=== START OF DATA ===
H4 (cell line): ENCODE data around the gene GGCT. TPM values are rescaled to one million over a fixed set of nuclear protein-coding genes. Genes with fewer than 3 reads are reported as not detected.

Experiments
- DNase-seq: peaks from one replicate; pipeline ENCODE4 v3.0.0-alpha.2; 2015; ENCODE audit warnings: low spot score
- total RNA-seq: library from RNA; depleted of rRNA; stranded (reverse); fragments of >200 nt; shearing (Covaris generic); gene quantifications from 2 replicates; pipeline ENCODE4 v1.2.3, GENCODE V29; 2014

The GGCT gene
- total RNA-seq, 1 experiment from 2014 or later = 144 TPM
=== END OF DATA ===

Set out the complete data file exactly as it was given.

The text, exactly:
H4 (cell line): ENCODE data around the gene GGCT. TPM values are rescaled to one million over a fixed set of nuclear protein-coding genes. Genes with fewer than 3 reads are reported as not detected.

Experiments
- DNase-seq: peaks from one replicate; pipeline ENCODE4 v3.0.0-alpha.2; 2015; ENCODE audit warnings: low spot score
- total RNA-seq: library from RNA; depleted of rRNA; stranded (reverse); fragments of >200 nt; shearing (Covaris generic); gene quantifications from 2 replicates; pipeline ENCODE4 v1.2.3, GENCODE V29; 2014

The GGCT gene
- total RNA-seq, 1 experiment from 2014 or later = 144 TPM